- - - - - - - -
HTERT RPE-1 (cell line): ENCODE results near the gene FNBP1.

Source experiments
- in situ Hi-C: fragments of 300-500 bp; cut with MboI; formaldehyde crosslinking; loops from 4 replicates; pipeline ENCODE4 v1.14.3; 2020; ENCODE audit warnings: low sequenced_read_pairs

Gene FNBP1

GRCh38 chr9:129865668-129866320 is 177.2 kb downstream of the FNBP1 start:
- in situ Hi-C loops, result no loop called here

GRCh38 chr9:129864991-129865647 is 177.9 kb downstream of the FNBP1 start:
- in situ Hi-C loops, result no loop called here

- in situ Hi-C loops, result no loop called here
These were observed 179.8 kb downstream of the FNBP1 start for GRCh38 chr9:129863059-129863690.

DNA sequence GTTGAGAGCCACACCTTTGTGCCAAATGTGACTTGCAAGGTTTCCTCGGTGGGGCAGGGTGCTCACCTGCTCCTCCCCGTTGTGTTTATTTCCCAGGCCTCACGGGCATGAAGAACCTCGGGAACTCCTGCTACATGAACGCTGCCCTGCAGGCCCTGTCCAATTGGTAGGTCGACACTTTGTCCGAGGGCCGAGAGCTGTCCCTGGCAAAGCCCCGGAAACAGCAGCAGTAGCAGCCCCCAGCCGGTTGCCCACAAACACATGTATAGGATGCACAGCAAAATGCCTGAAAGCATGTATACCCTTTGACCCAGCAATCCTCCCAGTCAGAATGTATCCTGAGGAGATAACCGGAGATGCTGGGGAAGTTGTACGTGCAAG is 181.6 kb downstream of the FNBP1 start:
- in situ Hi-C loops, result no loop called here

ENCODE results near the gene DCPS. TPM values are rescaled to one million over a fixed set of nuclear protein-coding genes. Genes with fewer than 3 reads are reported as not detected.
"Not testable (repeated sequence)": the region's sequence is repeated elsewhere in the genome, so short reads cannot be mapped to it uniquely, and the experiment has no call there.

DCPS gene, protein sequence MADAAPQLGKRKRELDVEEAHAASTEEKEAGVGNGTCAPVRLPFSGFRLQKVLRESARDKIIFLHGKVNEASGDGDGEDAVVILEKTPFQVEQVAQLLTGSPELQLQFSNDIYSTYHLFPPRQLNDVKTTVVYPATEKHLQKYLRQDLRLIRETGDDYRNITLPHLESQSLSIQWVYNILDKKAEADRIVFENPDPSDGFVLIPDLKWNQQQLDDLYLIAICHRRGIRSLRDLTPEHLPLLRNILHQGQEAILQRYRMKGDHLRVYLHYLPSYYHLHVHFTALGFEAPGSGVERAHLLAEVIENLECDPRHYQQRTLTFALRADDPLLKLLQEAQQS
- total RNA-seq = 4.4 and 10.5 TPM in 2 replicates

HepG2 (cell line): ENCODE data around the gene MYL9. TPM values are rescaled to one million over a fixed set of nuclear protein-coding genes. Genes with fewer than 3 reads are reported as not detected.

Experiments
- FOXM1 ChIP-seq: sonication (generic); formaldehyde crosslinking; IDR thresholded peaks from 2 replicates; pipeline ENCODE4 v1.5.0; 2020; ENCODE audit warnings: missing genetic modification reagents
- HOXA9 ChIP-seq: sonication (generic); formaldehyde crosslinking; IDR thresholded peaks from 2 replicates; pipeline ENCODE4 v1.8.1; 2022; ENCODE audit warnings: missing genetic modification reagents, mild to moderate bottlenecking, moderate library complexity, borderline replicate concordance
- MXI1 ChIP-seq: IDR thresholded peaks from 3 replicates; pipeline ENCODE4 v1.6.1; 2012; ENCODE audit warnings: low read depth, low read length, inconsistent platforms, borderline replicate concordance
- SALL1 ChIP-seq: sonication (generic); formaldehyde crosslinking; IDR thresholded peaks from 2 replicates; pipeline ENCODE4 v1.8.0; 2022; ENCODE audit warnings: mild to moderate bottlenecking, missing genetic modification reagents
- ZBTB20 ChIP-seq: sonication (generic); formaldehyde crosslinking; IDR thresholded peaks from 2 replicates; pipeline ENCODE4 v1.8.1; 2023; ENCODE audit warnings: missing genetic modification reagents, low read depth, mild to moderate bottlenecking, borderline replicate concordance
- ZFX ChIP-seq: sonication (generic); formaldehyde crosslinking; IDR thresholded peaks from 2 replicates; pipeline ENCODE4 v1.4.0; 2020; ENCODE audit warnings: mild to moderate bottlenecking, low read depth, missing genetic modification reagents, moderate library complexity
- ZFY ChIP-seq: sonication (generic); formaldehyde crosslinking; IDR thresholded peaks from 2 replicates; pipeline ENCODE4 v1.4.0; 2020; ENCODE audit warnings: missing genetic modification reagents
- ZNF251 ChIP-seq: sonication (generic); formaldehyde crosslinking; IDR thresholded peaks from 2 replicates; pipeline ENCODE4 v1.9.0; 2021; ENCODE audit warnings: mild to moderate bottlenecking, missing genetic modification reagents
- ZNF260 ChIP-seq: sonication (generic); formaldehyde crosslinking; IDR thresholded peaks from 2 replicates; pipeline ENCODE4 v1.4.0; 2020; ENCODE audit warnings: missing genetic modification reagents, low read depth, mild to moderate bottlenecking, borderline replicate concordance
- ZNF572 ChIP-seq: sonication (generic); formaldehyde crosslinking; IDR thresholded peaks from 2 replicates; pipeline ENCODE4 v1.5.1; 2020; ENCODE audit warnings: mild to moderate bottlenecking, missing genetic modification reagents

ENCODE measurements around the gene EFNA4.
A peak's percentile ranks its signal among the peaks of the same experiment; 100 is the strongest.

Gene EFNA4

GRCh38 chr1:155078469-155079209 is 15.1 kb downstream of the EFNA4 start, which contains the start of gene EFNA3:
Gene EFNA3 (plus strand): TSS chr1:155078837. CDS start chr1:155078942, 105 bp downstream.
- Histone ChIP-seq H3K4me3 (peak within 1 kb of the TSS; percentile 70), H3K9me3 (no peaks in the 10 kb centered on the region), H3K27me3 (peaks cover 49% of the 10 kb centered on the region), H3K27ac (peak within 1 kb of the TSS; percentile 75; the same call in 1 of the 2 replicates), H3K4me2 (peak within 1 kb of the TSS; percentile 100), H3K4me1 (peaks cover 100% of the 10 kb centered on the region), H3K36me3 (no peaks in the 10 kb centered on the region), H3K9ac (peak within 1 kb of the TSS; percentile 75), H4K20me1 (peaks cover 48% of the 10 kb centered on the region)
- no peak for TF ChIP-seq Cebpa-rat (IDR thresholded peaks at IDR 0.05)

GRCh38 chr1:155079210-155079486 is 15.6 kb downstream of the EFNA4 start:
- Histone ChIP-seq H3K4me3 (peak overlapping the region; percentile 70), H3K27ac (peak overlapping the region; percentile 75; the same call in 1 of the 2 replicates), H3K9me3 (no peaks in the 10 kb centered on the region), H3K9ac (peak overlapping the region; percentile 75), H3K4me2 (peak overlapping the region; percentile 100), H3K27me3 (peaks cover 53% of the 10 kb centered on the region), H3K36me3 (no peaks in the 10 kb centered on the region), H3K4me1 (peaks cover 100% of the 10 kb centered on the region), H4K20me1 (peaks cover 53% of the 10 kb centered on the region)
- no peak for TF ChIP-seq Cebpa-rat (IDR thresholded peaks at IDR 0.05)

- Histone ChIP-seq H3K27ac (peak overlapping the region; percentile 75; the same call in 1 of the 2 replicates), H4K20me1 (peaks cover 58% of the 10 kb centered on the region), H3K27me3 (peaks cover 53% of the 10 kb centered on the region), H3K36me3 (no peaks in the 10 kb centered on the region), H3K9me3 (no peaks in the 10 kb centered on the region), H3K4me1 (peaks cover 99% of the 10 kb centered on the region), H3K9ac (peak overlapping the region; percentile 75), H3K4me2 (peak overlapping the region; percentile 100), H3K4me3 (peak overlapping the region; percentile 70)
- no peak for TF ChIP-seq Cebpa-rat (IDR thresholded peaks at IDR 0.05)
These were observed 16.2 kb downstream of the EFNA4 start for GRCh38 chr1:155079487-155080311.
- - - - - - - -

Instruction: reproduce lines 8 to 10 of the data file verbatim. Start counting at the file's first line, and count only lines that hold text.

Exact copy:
- in situ Hi-C loops, result no loop called here

- in situ Hi-C loops, result no loop called here
These were observed 179.8 kb downstream of the FNBP1 start for GRCh38 chr9:129863059-129863690.